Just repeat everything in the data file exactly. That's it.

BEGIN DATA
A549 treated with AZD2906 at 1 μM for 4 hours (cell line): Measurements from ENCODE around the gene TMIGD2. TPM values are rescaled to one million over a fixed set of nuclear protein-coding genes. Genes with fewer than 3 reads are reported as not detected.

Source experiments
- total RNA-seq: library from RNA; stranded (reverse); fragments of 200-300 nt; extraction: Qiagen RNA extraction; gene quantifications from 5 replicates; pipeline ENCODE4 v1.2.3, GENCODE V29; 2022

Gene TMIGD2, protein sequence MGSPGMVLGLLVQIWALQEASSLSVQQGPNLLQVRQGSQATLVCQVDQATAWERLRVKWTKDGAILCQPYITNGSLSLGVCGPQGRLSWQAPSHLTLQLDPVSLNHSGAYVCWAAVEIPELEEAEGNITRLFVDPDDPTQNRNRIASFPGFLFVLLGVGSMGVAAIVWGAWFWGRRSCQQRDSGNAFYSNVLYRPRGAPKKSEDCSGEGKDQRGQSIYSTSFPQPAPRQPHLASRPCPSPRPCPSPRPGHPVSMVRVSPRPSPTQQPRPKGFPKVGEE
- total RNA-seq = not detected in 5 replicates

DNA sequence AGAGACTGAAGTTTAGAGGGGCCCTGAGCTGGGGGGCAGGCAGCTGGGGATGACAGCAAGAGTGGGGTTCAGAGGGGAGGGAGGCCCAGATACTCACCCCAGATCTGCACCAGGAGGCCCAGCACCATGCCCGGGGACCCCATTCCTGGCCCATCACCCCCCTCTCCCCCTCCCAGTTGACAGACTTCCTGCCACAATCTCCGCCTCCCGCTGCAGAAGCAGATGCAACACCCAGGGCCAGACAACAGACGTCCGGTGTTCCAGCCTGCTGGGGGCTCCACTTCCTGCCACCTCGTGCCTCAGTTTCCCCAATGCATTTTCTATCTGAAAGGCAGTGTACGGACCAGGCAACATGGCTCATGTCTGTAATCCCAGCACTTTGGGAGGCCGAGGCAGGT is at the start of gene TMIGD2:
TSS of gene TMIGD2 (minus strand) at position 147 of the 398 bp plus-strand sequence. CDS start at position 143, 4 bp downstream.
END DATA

A549 treated with AZD2906 at 1 μM for 4 hours (cell line): Measurements from ENCODE around the gene TMIGD2. TPM values are rescaled to one million over a fixed set of nuclear protein-coding genes. Genes with fewer than 3 reads are reported as not detected.

Source experiments
- total RNA-seq: library from RNA; stranded (reverse); fragments of 200-300 nt; extraction: Qiagen RNA extraction; gene quantifications from 5 replicates; pipeline ENCODE4 v1.2.3, GENCODE V29; 2022

Gene TMIGD2, protein sequence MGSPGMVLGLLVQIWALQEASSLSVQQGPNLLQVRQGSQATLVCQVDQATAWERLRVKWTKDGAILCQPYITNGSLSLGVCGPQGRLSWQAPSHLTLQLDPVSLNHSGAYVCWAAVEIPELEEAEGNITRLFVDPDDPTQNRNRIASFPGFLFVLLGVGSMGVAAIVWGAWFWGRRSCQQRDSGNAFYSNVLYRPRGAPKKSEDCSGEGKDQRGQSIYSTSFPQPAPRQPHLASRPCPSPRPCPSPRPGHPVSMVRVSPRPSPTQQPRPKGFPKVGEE
- total RNA-seq = not detected in 5 replicates

DNA sequence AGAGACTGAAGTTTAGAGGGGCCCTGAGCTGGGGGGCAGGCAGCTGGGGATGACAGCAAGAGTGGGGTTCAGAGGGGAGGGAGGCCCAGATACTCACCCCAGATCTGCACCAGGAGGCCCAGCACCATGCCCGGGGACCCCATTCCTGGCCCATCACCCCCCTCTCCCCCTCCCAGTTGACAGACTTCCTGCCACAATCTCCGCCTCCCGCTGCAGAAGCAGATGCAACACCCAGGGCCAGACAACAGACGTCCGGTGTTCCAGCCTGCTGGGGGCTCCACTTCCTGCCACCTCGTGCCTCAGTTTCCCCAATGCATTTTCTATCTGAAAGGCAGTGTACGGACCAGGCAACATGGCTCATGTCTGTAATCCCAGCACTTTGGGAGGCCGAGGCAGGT is at the start of gene TMIGD2:
TSS of gene TMIGD2 (minus strand) at position 147 of the 398 bp plus-strand sequence. CDS start at position 143, 4 bp downstream.